The views and opinions expressed in this blog are mine personally, and are not necessarily representative of Texas Health Resources or its subsidiaries.
Strategic Plans — Getting to 2.0
I recently met up with a friend I hadn’t seen in a decade. After breaking the ice, we shared deeper life stuff. As I tried to understand the aura of weariness and apathy hanging on my friend, I realized with sadness that he had no focus for his future. No vision.
He was going nowhere and getting there too quickly. Opportunities crossed his path, but he didn’t take them or he had taken notice of them too late. I dreaded to think how many regrets he’ll face on his deathbed.
As you know, this bankruptcy of success doesn’t just occur with individuals. I listened to a guest speaker ask a leadership team to cite the enterprise vision. The audience fell silent! A departmental vision? she said. More silence. Personal vision? Silence. The group was wandering, but you’d never guess that by reading their strategic plan. A plan written but not lived out is an epidemic tragedy.
In a 2007 post, I shared my thoughts on “Taking Control of your Destiny,” encouraging readers to have a carefully crafted plan for business and for life. The number of businesses and individuals who wander through time without connecting to their purpose is frightening.
Try this test to see if your organization has an effective plan. Ask staff members to cite from memory your mission and vision. Could they explain how strategies are aligned to clinical and business imperatives? Ask them to tell you the one thing that provides focus. A failure to pass this test reveals a failure of future success. It’s time to act.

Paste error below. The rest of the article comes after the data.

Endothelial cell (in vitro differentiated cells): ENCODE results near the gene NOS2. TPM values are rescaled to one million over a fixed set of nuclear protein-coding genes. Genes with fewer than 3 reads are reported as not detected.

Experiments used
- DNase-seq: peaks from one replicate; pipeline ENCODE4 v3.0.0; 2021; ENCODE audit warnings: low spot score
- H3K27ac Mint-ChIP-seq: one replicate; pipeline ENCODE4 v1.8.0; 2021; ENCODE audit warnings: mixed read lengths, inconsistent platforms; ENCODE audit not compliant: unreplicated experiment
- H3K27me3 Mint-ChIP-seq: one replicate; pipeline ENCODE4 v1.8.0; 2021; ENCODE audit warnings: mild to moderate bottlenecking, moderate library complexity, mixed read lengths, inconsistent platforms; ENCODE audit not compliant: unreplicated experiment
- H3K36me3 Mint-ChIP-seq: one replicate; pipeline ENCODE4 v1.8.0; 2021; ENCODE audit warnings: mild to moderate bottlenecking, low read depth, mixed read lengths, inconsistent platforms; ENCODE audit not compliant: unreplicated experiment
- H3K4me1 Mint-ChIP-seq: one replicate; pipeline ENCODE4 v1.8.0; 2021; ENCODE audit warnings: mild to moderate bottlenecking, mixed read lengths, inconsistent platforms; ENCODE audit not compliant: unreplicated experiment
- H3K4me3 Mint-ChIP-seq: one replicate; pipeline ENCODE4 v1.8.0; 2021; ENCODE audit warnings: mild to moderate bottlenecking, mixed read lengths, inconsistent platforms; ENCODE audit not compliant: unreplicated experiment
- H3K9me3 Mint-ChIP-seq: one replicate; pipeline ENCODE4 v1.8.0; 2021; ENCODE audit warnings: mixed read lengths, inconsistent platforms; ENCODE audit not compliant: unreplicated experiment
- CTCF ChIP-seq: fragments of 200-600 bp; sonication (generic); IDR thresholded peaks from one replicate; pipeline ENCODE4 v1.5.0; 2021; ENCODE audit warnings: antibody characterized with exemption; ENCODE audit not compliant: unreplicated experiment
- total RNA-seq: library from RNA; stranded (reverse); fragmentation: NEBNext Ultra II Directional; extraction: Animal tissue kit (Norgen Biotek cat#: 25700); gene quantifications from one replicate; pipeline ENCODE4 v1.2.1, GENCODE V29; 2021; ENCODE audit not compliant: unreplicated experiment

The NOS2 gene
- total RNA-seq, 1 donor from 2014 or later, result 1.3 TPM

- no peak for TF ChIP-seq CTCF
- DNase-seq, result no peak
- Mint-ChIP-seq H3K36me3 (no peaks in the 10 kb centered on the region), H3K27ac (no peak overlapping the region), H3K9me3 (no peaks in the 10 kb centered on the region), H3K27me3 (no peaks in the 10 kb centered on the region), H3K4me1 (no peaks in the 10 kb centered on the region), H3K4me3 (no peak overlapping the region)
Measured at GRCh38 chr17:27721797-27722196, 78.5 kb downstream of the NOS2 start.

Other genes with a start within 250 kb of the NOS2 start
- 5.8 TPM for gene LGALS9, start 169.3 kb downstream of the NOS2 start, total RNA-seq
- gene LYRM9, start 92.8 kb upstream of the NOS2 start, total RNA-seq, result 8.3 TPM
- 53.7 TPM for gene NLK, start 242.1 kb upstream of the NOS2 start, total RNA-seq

Moving on …
For those who have past the above test and have a functioning plan in place, what’s the next level? As you would imagine, I’m a deliberate planner, forever exploring creative and innovative approaches. Here is one.
This spring, the IT leadership teams of Texas Health Resources and Pier1 met for an all-day strategic planning session. In the morning, my team and I presented the Texas Health strategy and dived into the IT components. In the afternoon, we reversed roles.
Together we rolled up our sleeves and challenged one another throughout the presentations. We shared experiences and best practices, offering unique perspectives as consumers and patients. We poked holes and pressed buttons and then commiserated. What we learned from one another added value not only to our corporations, but to each individual.
The big takeaway for us affected our approach to (clinical) business intelligence. Recognizing that we were headed in a direction sub-optimal to our potential, we heeded their experienced-based counsel and immediately changed direction to avoid significant future pain. In fact, Pier1 CIO Andrew “Andy” Laudato now serves on our business intelligence committee.
Another takeaway tactic I intend to employ: if Pier1finds an IT-related expense in the organization that’s not currently part of IT, they move it to the IT budget immediately. Even though this causes a negative budget variance, it allows the organization to understand the complete cost of IT and provides them control in the future. Simple, but profound.